by Tom Kral and Shannon Smith
There has been a lot of talk about Global English in recent years. The British Council has been leading the discussion, funding research and commissioning reports on the topic. In the Business English classroom, however, the British Council has given far less thought to the issue in the material it produces.
In Sri Lanka, the British Council’s Professional Training Centre offers popular training courses in writing emails, letters and reports. But the material is dogmatically prescriptive about the rules of writing, giving no consideration to local cultural expectations. For example, the Effective Writing Skills course gives learners the following rule: “When the greeting is Dear Sir or Madam the closing must be Yours faithfully. These are only used if the writer does not know the reader.” The problem is that in Sri Lanka, the hierarchical system demands that bosses and anyone more senior than the writer be called Sir (or on rare occasion, Madam). This means a lot of letters and emails, even between people who have known each other for years, start with Dear Sir.
In addition to formal designations, Sri Lankan English is full of archaic phrases. Letters and reports are peppered with gems like for your kind perusal, please furnish me with the information, kindly revert soonest, your goodself and my personal favourite, I will do the needful. The British Council’s material trains participants to do away with these phrases and use more standard ones.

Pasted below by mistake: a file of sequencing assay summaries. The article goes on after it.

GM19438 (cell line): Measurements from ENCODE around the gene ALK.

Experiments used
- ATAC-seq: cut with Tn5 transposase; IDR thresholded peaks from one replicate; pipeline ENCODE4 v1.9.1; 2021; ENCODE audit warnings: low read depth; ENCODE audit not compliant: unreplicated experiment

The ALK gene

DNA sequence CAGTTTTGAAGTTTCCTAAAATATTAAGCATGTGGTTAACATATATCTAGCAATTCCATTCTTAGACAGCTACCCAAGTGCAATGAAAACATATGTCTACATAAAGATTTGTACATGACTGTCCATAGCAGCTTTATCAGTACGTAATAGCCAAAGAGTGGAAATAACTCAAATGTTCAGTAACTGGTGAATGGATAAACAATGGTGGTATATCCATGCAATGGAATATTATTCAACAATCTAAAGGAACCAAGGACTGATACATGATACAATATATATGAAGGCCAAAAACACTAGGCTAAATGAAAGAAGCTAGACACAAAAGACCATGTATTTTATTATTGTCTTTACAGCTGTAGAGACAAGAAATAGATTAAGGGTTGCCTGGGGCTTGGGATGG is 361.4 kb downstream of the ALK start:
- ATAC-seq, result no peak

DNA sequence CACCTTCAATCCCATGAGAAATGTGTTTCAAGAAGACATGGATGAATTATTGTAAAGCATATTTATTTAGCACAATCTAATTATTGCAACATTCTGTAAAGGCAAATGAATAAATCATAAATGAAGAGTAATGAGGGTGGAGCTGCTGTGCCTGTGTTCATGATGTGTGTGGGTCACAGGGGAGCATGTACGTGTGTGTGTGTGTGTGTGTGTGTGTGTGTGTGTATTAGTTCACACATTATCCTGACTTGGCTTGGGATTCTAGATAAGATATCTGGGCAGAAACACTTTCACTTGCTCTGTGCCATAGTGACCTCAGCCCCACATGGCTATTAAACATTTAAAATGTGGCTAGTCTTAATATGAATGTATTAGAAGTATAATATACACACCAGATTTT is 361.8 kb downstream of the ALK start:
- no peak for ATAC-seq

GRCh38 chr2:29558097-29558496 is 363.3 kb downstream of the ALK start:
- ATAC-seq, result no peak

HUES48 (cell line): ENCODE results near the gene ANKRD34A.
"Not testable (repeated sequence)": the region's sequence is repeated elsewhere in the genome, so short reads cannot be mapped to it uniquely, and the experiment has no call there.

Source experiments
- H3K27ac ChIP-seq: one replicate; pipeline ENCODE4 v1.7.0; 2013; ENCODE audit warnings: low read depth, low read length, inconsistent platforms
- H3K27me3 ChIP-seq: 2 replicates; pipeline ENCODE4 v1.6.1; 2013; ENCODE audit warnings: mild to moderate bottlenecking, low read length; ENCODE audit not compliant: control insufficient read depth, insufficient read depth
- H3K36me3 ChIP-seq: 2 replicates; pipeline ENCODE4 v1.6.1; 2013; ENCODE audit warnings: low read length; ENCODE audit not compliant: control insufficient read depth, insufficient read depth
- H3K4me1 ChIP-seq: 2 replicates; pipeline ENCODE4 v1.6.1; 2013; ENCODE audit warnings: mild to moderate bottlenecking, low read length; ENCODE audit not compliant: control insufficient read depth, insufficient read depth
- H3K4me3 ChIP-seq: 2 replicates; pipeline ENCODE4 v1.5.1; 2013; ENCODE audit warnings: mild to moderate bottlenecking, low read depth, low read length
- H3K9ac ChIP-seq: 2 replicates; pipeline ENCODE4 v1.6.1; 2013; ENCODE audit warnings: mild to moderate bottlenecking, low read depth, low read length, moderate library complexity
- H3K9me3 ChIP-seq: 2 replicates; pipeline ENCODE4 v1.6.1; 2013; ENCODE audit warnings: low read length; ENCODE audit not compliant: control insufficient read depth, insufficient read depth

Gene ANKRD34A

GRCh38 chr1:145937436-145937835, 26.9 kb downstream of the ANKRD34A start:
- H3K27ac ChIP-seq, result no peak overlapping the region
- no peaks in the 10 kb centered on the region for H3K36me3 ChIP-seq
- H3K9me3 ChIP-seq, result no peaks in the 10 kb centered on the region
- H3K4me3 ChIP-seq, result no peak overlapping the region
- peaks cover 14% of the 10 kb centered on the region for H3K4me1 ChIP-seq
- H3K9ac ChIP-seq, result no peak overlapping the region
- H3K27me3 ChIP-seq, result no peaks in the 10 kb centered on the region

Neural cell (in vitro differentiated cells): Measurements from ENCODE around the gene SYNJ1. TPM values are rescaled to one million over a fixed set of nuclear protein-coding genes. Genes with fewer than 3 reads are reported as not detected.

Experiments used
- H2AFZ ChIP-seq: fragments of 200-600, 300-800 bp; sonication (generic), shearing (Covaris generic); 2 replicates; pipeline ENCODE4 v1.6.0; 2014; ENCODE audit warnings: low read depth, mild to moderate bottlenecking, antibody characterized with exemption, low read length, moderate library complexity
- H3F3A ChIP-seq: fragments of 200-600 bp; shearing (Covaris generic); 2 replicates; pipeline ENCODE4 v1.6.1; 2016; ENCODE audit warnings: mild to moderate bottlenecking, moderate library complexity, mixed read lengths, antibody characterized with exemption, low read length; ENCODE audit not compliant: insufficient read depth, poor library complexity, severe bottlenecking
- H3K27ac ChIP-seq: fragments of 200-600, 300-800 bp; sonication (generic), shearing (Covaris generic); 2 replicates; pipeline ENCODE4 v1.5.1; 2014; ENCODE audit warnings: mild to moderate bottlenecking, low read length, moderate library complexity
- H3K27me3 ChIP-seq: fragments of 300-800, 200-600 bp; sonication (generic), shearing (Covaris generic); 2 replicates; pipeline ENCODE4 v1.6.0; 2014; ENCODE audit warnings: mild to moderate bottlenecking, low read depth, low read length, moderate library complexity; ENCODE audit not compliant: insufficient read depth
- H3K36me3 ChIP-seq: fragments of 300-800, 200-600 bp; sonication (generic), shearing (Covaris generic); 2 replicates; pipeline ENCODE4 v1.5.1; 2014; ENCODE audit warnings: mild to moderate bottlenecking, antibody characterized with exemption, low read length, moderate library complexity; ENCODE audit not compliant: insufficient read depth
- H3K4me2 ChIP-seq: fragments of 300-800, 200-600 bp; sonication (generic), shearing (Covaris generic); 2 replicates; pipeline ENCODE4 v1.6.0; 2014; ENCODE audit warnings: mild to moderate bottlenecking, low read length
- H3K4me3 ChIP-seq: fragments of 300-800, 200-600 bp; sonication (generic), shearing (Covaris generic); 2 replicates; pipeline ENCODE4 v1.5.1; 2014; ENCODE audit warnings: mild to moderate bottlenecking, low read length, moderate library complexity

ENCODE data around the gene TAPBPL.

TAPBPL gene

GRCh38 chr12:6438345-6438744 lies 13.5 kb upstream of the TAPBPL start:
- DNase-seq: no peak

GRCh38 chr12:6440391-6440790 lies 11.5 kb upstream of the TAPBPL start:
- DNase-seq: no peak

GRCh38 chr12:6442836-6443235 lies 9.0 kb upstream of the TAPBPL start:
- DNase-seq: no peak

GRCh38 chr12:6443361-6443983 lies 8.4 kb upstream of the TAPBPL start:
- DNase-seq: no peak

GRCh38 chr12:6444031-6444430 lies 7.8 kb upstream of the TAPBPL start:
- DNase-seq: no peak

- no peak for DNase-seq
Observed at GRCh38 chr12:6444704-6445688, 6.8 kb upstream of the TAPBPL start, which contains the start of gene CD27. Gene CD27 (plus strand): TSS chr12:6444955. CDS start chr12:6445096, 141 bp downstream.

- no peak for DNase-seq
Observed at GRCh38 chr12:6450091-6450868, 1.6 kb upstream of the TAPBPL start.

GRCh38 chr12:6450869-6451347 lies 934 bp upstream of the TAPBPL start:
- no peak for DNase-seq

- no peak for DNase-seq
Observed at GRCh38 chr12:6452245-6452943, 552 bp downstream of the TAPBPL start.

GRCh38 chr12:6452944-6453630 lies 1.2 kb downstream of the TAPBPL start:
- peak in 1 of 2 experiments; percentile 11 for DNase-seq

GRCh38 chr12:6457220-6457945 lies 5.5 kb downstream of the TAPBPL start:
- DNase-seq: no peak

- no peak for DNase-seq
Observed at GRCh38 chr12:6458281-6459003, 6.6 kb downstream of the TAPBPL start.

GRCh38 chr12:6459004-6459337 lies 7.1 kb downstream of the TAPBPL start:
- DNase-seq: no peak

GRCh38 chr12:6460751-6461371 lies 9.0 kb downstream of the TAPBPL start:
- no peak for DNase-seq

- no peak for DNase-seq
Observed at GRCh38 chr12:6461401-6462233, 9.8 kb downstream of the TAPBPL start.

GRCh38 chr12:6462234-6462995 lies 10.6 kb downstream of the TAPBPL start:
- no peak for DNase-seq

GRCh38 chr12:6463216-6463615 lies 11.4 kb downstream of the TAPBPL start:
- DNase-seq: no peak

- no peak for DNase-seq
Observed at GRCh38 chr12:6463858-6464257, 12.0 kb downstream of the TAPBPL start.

The question is what is our role as Business English teachers when learners use this kind of language? I believe we have three choices.
The first is to teach standard writing phrases and encourage the learners to de-formalise their writing. This is the approach the British Council’s courses in Sri Lanka take and it could help propel a trend which rids the region of its archaic writing. Furthermore, using plain English would make writing clearer and easier for everyone to understand. The problem is that learners feel uncomfortable being so informal and, worse, could offend their readers who are accustomed to a highly formal register.
The second choice is to encourage the diversity of Sri Lankan learners’ writing style. This is the culturally sensitive thing to do and it promotes a language similar to Indian English. After all isn’t Indian English a more useful model than any other, as it is Sri Lanka’s neighbour and home to more English speakers than the UK. Also India will surely play a far greater role in shaping the style of English in the future. However, choosing this approach does not expose learners to the style of English used elsewhere and leaves them vulnerable to sounding foolish when exchanging correspondence with people outside of South Asia.
The third and perhaps most enlightened option is to raise our learners’ awareness of their “out-dated” phrases and offer them more modern alternatives when they write internationally. Writing workshops could also focus on register, connotation and English as a lingua franca, thereby exposing learners to different varieties of native and non-native speaker English. Business English teachers would then give learners the tools to make informed decisions when they write.